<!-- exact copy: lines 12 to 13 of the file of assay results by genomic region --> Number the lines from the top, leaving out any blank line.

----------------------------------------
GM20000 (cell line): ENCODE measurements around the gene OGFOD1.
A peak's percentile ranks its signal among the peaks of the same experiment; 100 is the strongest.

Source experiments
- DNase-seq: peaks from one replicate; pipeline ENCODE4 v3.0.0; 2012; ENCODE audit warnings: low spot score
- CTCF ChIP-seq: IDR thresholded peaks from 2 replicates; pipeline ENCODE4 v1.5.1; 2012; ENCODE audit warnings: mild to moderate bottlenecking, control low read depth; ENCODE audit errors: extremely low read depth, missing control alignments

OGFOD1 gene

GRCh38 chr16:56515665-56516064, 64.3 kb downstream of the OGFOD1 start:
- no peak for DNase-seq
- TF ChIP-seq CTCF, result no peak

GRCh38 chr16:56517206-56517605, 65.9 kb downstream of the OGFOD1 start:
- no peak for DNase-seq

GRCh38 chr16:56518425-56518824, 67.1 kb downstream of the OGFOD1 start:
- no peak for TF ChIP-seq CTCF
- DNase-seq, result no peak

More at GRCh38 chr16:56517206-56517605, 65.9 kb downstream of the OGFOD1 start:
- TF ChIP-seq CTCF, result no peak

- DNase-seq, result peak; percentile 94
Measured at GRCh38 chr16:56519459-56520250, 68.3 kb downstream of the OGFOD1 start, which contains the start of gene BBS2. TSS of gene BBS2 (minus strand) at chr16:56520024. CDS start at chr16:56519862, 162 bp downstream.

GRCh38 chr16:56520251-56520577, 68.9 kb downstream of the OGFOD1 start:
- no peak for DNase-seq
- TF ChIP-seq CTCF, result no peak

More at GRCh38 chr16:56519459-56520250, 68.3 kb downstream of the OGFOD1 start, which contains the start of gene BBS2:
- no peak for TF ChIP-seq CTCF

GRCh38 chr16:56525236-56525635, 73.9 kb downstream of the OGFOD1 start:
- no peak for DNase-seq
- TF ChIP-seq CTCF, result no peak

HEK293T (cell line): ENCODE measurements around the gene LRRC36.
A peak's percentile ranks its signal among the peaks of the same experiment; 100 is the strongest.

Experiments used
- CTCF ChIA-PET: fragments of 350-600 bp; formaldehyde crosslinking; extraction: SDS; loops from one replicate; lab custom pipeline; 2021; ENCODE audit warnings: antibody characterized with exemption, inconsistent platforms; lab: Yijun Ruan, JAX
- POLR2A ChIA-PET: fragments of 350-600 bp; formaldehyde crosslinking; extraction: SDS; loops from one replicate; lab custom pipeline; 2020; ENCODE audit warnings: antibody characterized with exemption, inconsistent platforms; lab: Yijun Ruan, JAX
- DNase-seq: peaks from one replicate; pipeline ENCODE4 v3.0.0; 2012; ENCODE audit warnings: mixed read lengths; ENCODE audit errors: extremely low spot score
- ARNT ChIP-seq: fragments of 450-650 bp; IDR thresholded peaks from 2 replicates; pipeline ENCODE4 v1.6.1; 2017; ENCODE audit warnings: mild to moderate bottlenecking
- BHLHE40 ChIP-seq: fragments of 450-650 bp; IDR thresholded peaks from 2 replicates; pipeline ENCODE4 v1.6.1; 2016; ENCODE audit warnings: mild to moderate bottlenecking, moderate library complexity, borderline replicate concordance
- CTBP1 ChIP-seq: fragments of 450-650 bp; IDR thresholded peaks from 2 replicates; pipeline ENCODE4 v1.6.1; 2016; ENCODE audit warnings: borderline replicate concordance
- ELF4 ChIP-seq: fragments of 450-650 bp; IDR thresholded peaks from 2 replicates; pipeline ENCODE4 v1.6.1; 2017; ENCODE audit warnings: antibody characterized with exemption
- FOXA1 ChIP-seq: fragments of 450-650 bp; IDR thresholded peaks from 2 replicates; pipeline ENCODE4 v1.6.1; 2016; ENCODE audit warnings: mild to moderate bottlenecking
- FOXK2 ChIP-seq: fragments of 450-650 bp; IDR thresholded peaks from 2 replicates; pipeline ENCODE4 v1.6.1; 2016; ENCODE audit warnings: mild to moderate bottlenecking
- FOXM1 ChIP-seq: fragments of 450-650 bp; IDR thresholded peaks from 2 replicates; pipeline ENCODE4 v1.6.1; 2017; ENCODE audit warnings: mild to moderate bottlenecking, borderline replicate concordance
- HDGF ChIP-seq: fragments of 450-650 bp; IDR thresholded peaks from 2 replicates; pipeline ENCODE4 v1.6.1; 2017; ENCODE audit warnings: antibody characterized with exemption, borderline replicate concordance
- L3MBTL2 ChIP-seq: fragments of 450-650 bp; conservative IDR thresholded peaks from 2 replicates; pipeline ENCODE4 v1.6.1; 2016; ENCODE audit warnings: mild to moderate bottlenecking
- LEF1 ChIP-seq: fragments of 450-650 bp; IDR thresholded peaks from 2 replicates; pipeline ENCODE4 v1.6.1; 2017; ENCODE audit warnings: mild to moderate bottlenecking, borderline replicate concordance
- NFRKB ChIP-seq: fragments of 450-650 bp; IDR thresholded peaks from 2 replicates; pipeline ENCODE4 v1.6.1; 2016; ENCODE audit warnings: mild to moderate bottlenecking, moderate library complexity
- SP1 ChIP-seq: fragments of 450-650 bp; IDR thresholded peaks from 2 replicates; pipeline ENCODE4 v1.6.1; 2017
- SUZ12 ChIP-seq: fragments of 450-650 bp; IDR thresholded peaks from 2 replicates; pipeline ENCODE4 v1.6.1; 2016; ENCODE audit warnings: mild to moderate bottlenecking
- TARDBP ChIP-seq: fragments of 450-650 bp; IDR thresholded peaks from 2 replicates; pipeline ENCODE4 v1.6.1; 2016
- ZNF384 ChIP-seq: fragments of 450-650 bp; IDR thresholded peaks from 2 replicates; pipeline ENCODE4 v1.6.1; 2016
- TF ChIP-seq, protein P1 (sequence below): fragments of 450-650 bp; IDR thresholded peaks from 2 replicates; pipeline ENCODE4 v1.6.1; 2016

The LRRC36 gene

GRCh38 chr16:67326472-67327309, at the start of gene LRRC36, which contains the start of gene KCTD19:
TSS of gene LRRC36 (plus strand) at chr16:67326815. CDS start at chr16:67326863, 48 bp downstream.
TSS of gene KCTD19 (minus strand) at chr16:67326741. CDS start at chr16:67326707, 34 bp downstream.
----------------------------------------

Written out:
GRCh38 chr16:56518425-56518824, 67.1 kb downstream of the OGFOD1 start:
- no peak for TF ChIP-seq CTCF